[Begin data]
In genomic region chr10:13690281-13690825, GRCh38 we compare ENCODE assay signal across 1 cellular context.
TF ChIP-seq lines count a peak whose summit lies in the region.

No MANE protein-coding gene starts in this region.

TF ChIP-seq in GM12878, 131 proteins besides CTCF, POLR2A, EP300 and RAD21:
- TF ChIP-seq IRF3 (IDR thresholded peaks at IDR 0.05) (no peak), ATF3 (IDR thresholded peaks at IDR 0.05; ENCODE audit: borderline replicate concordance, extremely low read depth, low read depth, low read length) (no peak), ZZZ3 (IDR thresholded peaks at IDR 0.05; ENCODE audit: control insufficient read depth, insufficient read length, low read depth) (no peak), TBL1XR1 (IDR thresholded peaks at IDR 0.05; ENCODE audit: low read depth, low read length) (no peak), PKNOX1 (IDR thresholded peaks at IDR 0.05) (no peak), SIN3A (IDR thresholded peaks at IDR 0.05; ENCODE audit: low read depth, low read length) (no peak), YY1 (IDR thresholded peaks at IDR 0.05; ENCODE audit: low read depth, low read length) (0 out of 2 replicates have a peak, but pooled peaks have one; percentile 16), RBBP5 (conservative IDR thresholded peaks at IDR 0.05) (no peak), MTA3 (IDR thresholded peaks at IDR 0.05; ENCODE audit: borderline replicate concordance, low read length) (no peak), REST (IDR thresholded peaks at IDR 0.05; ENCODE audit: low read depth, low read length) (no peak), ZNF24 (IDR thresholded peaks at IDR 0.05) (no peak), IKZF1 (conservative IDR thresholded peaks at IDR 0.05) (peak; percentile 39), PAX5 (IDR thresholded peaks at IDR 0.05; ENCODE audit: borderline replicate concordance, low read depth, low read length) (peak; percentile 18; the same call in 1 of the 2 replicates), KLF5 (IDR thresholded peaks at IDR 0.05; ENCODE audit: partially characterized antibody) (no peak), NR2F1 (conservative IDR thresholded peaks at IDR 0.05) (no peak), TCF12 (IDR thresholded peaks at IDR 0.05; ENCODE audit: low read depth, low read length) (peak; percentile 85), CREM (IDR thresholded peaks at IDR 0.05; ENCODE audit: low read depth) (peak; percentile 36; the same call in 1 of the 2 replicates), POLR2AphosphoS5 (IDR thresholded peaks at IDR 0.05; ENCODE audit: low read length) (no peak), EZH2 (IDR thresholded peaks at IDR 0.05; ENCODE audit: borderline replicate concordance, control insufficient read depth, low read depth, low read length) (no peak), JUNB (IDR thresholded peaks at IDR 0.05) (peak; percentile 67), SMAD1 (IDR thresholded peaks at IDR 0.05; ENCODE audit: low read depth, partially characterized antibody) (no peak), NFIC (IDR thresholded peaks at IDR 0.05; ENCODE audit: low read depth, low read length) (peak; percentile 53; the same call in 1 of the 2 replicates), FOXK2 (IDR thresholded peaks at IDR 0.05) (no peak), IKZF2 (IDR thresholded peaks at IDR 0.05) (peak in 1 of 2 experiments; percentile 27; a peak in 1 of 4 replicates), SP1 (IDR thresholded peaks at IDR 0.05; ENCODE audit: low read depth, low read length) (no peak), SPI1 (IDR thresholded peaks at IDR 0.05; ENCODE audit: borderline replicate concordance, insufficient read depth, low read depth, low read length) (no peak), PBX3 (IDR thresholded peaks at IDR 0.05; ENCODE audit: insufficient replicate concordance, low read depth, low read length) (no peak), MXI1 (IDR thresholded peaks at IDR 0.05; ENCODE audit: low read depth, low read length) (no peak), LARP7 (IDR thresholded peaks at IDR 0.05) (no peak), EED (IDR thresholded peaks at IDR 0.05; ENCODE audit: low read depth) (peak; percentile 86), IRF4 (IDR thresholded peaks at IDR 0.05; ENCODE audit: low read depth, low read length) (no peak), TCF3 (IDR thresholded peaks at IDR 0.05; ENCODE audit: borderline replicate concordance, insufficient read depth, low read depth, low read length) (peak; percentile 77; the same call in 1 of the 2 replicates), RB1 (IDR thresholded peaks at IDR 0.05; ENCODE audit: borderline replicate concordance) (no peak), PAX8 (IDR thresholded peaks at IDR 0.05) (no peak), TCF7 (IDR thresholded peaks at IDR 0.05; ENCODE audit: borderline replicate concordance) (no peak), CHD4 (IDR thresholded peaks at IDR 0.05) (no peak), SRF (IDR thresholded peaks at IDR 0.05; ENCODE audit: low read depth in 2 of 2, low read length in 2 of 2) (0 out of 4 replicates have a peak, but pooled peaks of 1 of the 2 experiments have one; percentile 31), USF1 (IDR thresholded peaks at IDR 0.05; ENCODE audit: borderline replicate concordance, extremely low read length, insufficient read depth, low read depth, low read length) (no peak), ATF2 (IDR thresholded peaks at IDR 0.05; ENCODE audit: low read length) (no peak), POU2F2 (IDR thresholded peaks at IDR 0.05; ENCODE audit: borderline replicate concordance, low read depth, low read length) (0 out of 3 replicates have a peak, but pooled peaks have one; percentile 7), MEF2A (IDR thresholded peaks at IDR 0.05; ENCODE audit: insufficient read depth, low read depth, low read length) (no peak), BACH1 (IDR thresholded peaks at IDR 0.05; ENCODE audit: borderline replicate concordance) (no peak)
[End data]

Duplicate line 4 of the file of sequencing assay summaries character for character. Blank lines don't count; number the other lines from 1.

TF ChIP-seq in GM12878, 131 proteins besides CTCF, POLR2A, EP300 and RAD21: